As usual, greysandbays takes the opportunity to both make a good point AND piss in someone's cornflakes. Couldn't you just stick to the first part and skip the pissing?

    I agree that horses are far hardier than we give them credit for, but to 2ndrygal--yes, the economy is that bad. Everyone I know around here has empty stalls as well, and everyone I know is losing lesson clients. And not necessarily because they don't provide quality service.
    Head Geek at The Saddle Geek Blog http://www.thesaddlegeek.com/



  7. #7
    Join Date
    Nov. 24, 2002
    Location
    Northern KY
    Posts
    4,559

    Default

    No we aren't miffed. I'm talking about horses in small dark, dirty stalls, pastures that are nothing but mud, with tattered old fence, nails sticking out, and not a horse on the property is in "good" weight. We're not talking racing fit tbs here, we're talking quarter horses that have winter coats and you can still see ribs. Not starving, not call animal control, but not good conditions. Those same boarders have called our farm, complaining their horse is losing weight, standing in mud 10 hrs a day, do have stalls. Yes, but when I tell them the board is $200 more than where they are, they say "you have grass, just kick him out in the field. Nope, sorry, don't do pasture board. Dont do self care. No I don't need help so you can't get a deal on board, no you don't get a four horse discount (I did have one lady ask, so I asked her what sort of a discount she had in mind.) she said well, your board is $600/month, I have 4 horses, so I figure that I should pay $150/horse. She followed that with the statement that "hay is expensive and my barn is falling down, so I thought it would be cheaper to board them than to buy hay for them". I was afraid to even ask her where she was from. I don't think you have to have the Best of Everything, as long as the horses have enough food of sufficient quality and safe living conditions. The farm I'm speaking of truly, has had at least one horse a year break a leg in turnout for the last 10 years. Really, which I find incredible, as do the local vets, but "these things happen when lots of horses are turned out together". Yes, especially if they're fighting over food or shelter. I'd sell any horse I owned if that was the best I could do for him. I'm just wondering, about the people who could only afford the cheap place to begin with, and now they are spending way more on gas, groceries, etc., what the hell are they doing with THOSE horses??? Farmers around here are selling off cattle because it is no longer economically feasable to feed them. How in the world are the barn owners who were cutting corners to begin with going to cut them any further without really hurting the horses?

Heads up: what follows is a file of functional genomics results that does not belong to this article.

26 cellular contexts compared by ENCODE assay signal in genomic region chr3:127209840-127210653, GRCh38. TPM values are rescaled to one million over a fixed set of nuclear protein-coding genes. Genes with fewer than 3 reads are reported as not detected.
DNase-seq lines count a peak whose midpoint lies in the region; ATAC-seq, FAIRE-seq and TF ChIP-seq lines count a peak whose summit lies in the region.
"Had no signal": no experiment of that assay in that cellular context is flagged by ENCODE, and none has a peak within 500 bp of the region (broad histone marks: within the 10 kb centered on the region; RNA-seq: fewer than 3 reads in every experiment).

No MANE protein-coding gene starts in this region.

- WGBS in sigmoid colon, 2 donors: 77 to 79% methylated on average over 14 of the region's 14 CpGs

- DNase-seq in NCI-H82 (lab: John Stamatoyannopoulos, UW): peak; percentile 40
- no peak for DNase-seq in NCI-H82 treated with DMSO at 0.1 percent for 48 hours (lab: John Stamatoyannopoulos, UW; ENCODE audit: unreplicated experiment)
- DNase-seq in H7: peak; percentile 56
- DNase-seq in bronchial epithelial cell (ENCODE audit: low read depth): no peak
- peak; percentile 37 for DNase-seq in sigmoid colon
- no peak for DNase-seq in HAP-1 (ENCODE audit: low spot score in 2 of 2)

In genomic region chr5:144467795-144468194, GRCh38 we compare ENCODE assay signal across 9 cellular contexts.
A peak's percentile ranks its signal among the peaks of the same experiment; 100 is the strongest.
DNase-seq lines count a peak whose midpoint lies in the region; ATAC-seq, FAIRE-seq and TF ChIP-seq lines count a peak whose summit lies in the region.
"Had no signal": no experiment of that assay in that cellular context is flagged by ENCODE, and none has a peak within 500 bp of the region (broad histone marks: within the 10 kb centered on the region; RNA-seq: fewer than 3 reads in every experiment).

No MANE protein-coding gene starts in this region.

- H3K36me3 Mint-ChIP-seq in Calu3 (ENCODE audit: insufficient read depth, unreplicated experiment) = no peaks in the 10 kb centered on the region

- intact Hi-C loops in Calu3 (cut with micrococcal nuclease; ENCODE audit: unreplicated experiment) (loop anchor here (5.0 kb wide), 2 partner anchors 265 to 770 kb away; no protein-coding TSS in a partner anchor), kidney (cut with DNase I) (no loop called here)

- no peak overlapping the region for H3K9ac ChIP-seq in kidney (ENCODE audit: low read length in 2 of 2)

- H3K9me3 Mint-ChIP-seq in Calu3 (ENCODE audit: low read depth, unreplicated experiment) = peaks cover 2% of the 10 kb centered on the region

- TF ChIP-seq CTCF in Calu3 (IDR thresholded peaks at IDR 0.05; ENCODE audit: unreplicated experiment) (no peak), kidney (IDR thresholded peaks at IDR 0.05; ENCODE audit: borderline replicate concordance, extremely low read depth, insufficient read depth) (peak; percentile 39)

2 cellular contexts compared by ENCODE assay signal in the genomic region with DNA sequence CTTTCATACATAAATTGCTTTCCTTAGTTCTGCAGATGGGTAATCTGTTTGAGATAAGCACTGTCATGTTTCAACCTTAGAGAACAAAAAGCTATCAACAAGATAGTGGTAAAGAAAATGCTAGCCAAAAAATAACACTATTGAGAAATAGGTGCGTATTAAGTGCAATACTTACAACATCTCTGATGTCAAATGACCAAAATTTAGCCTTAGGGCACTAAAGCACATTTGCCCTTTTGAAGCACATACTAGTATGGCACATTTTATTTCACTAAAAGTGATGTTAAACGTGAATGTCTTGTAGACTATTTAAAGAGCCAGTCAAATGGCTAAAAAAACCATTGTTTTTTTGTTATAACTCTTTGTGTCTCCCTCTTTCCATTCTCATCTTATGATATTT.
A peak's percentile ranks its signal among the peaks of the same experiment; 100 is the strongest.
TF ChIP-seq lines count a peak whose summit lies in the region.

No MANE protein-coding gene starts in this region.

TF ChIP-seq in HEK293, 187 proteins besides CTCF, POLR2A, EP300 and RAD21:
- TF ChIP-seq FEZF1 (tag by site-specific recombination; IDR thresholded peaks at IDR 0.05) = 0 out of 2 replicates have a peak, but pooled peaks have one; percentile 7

8. #8
    Join Date
    Nov. 24, 2002
    Location
    Northern KY
    Posts
    4,559

    Default This is just for greysandbays..

    Believe me when I tell you that unless in your life you have been very cold, very, very hungry and had no place to sleep other than the seat of your truck under a horse blanket in the winter, you have no idea how much deprivation a human can take. Having lived in similar and ocassionally worse circumstances, I however, know exactly how much deprivation humans can take or at least how much I can take. I also adopted a BLM mustang baby, who literally had to be taught how to eat nearly everything other than grass and hay, he learned quickly and was the most loyal, grateful animal I've ever been honored to know. He absolutely had spent his early years worse than rough and was quite obviously very pleased at where he landed. So I know about that too, and having spent many more years than I care to name on the "backside", I know all too well how much horses can tolerate and still not only go on, but perform well. So while I don't consider myself necessarily superior by virtue of my current lifestyle, there are people about that it's a bit easy to feel superior to, by virture of their attitude.



  9. #9
    Join Date
    Aug. 22, 2005
    Posts
    3,788

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    Quote Originally Posted by 2ndyrgal View Post
    Believe me when I tell you that unless in your life you have been very cold, very, very hungry and had no place to sleep other than the seat of your truck under a horse blanket in the winter, you have no idea how much deprivation a human can take. Having lived in similar and ocassionally worse circumstances, I however, know exactly how much deprivation humans can take or at least how much I can take. I also adopted a BLM mustang baby, who literally had to be taught how to eat nearly everything other than grass and hay, he learned quickly and was the most loyal, grateful animal I've ever been honored to know. He absolutely had spent his early years worse than rough and was quite obviously very pleased at where he landed. So I know about that too, and having spent many more years than I care to name on the "backside", I know all too well how much horses can tolerate and still not only go on, but perform well. So while I don't consider myself necessarily superior by virtue of my current lifestyle, there are people about that it's a bit easy to feel superior to, by virture of their attitude.